I personally believe it's far more valuable to understand a variety of process models and methodologies, their strengths and weaknesses, and process improvement methods/techniques rather than to focus on one particular model or method. The ability to tailor processes to meet the needs of your organization, project, and team is far more important than spending a significant amount of time learning a single methodology. After all, if all you have is a hammer, everything looks like a nail.

| improve this answer | |
  • +1 for 'process improvement methods/techniques' – blank Sep 22 '11 at 18:44

tl;dr: The Scrum Master is a Facilitator -- it does not denote mastery of anything.

Is this an official certification or just someone who specializes? What are the steps towards becoming one?

There is an official "Certified Scrum Master" designation. It is an introductory course managed by the scrum alliance. If you take the course and pass the test, you will be a "Certified Scrum Master".

Is it beneficial for a developer to become a 'scrum master'?

I don't think that it is. The Scrum Master role is an important part of a team, but is not a technical role -- the scrum master is the guy who leads the meetings and makes sure everyone is on the same page. It's more of a facilitator role. It's probably useful if you want to go into coaching, but not necessary if you are a developer.

A scrum team needs to have a scrum master, and is best served by having an experienced one. The CSM certification does not guarantee quality of the Scrum master. Sending a guy to take the CSM course and than assuming he'll be able to lead you to scrum victory is a crazy bet.

CSM Certification is like CPR Certification -- you know the basics, but you're not an expert.

| improve this answer | |
  • The CSM to CPR analogy is excellent. – Curtis Reed Feb 28 '18 at 18:34

I'd agree with Thomas on the generalities, but focusing on the scrum master role itself there's an important point to note. It is not a technical role. We discussed this a little on the scrum master training I attended recently, If you want to write code then on paper 'being a scrum master' probably not for you.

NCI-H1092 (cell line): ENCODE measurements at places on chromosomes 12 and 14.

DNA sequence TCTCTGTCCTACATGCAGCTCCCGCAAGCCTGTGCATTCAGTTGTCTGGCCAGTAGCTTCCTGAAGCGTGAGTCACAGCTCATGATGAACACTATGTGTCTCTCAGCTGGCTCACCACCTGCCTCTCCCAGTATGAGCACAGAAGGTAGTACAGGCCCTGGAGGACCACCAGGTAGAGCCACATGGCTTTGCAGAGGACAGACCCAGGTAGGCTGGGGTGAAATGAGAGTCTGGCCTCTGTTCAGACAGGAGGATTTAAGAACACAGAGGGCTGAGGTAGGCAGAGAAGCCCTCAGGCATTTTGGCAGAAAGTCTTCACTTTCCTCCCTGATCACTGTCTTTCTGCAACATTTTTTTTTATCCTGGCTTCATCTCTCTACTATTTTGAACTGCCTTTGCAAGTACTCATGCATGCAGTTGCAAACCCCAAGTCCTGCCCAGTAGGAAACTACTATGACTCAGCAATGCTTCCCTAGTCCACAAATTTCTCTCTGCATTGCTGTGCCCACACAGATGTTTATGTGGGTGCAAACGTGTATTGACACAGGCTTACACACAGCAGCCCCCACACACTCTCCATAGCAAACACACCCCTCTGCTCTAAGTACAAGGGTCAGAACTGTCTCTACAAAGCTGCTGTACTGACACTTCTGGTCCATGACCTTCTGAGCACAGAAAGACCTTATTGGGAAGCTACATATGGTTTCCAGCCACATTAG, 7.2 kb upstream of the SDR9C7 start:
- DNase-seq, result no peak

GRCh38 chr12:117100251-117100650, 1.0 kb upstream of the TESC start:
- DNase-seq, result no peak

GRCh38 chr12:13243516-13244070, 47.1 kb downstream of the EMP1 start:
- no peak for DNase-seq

That said, in practice It seems people wear many hats. I'm a defacto scrum master on my team but I'm still involved with the actual product delivery.

Also worth noting The basic scrum master certification is a minimal effort affair, a short training course/series of workshops and on online 'exam'. So it may be worth doing just for an understanding of the framework itself.

| improve this answer | |
  • 1
    +1 for pointing out that it is not a technical role. – Péter Török Sep 21 '11 at 16:12
  • Welcome and enjoy! :-) – Péter Török Sep 21 '11 at 16:54

It is beneficial for a developer on an agile team to understand the scrum master role. A cohesive agile team is built on trust. If, as a developer, you understand that the scrum master is a mentor, a facilitator and a protector of the team, you will be more likely to engage them in meaningful ways.

A developer talented in seeing the big picture, finding nuggets of gold in a mountain of dirt, and who enjoys mentoring will be a great scrum master candidate. It's my experience that the best scrum masters are naturally talented in these areas. Training will not make you a scrum master but may help hone your skills.

| improve this answer | |

Is it beneficial for a developer to become a 'scrum master'?

I would say it's often not beneficial. While a developer-as-scrum-master understands the working conditions of those in the trenches, management/the boss/the client may see complaints from this person not as, "the scrum master advising management what should be changed" but, "grumpy Bob just has a chip on his shoulder because he had to work late Friday - ignore him".

For this reason I think this separation of concerns is important, especially when/if the management/client/boss has a hard time knowing if Bob is wearing his "Bob the solitary programmer hat" vs his "Bob the Scrum master, facilitator for the team, hat".

Because, if it's perceived that complaints from the team are actually complaints from Bob personally, it poisons the well: every point Bob tries to bring up to management will be dismissed because Bob's (obviously, to management's eyes) a troublemaker.

| improve this answer | |

Your Answer

By clicking “Post Your Answer”, you agree to our terms of service, privacy policy and cookie policy

Not the answer you're looking for? Browse other questions tagged or ask your own question.